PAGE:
Dynamics of Metal Surfaces

Although it’s normally colour I look at, today I am taking a look at metals and their various properties.

I am currently working on a large semi derelict building which reeks of character and punches it’s industrial past at you straight between the eyes. The space will become an edgy new restaurant, its colour palette nodding to its industrial past (the decayed properties of the space make it very alluring ), but should also transport visitors to a new set of urban aesthetics. The building has attitude and the colours and surfaces must acknowledge this.

Our chosen colour palette may require some metallic “lift” so I need to consider various properties that metals can display. Polished metal  has a high light reflective value (LRV) an effect which is magnified when placed next to a dark colour. If for example a gold panel is hung on a black wall, the gold will appear particularly bright. The black wall will absorb light and the gold panel will reflect light so the gold’s will appear luminous in contrast to the black which is absorbing the light.

Placing a reflective metal on a dark background will  make the edges of the metal more defined and the metal will appear “contained”, smaller but very bright. If you place the gold panel on a white background however, the gold panel will appear larger because the gold will “spill” or “grow” onto the surrounding lighter surface.

I also need to consider the “temperature” of metals. Silver is “cooler” than gold although it can be “warmed up” if used next to black. However, place silver against white and its “temperature” drops like a stone.

Silver is also highly influenced by surrounding colours and will actively seek out and reflect other colours in the room – much more so than gold. The Tony Cragg sculpture below is reflecting an adjacent yellow sculpture – also a Tony Cragg piece – presumably the curator has positioned the sculptures carefully in order to create another interactive dimension to the art work.

So now I have considered some of the dynamic properties of metal, I can’t wait to mix them into the equation and use them to breath another dimension into the project – a project I hope to post more on in the coming weeks.

18 thoughts on “Dynamics of Metal Surfaces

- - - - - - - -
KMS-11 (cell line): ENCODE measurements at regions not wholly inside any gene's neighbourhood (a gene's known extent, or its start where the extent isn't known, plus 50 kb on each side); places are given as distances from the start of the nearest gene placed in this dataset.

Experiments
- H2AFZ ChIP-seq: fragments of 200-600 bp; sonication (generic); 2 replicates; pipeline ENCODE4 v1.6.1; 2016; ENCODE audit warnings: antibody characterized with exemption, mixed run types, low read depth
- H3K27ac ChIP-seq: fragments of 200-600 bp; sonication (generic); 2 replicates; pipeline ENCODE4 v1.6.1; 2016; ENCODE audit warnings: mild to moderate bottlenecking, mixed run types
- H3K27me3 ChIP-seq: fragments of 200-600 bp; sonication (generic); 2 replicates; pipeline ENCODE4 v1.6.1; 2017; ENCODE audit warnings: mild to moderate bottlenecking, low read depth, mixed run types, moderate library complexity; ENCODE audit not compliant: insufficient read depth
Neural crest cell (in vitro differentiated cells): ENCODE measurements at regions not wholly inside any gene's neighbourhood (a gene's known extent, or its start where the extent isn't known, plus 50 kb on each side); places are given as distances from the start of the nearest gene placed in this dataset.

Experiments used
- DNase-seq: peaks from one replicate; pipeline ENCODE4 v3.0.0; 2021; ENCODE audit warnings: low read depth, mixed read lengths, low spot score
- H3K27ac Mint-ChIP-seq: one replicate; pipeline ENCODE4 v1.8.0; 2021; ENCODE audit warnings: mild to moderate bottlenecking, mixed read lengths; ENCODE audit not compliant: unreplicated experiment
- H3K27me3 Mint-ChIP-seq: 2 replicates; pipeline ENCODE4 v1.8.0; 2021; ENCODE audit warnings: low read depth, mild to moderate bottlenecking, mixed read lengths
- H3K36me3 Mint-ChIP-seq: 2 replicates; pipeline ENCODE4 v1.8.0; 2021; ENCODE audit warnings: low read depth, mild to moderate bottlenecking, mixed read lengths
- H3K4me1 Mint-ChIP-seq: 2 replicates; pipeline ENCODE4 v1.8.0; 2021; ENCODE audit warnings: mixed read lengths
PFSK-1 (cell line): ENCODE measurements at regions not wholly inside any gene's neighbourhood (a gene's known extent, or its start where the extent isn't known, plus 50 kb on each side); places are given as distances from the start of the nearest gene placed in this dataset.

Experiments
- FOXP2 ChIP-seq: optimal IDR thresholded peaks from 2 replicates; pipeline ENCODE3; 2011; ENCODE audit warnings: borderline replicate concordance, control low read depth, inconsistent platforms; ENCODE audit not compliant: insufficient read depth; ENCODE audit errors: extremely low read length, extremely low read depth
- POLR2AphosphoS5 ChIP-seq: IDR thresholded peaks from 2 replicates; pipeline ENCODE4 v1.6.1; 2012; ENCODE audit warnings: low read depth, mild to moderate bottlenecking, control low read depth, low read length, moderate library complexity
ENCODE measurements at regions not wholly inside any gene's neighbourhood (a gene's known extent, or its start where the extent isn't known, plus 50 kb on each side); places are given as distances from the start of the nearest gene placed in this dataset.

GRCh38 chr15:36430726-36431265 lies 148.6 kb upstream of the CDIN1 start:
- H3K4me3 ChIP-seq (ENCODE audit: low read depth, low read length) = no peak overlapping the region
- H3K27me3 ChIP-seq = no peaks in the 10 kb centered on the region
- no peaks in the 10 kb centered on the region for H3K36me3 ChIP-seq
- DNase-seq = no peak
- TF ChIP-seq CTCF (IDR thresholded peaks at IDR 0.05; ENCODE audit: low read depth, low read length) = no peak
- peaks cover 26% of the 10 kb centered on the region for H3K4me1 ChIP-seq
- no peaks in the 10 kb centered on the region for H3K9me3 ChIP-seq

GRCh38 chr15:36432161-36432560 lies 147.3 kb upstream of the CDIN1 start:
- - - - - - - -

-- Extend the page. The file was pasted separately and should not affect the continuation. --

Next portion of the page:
1. I love the warmth of silver, however odd that sounds. I have two candlesticks in the bedroom, one silver, one pewter, beside one another. Both are lovely, but their “silvery” colours have a very different feeling.


    • Yes, I know what you mean especially with pewter. I think its the touch of copper in pewter that really warms it up. When you move your candlesticks around your house I guess they take on a different “temperature” depending on the predominant colour in the room. Thanks for your comment 🙂


  2. “However, place silver against white and its “temperature” drops like a stone.”

    Something about this made a penny drop like a rock on the foot. I’m suddenly realising why silver, whether on furniture or ornaments, works in all these architectural photographs I keep looking at.

    You’re full of great info!


  3. Thanks, Sandra. Yes, metals are an interesting component and a useful one because we want to keep colours & textures very natural and raw and metals can act in a similar way to accent colours but without the “colour”.


  4. This sounds like a really exciting project – looking forward to following your progress 🙂

    I tend to prefer warm metals, like copper and brushed brass/gold. But silver just has that glam factor that I love to incorporate into a room. As you pointed out and the image shows, silver takes on the colours around it because it’s so reflective, which adds some dimension to a room.


  5. Hi Kelly, yes I think people either fall into a cool or a warm palette. I am definitely a cool Northern palette person and therefore gravitate towards silver. I always have silver Christmas decorations (!) but I really admire red & gold decorations in friends houses – although its a combo I am less comfortable around. I will specify warm colours when required of course but I do find it much harder.

    Thanks for your interesting comment. 🙂


  6. As always, the most inspiring, informative post. Today, as I make my daily round, (looking at EVERYTHING course), I will pay extra attention to the interaction of metallic surfaces…thank you Niki and best of luck on the project.


  7. Pingback: Decorate Your Walls With Gum! | EB Color

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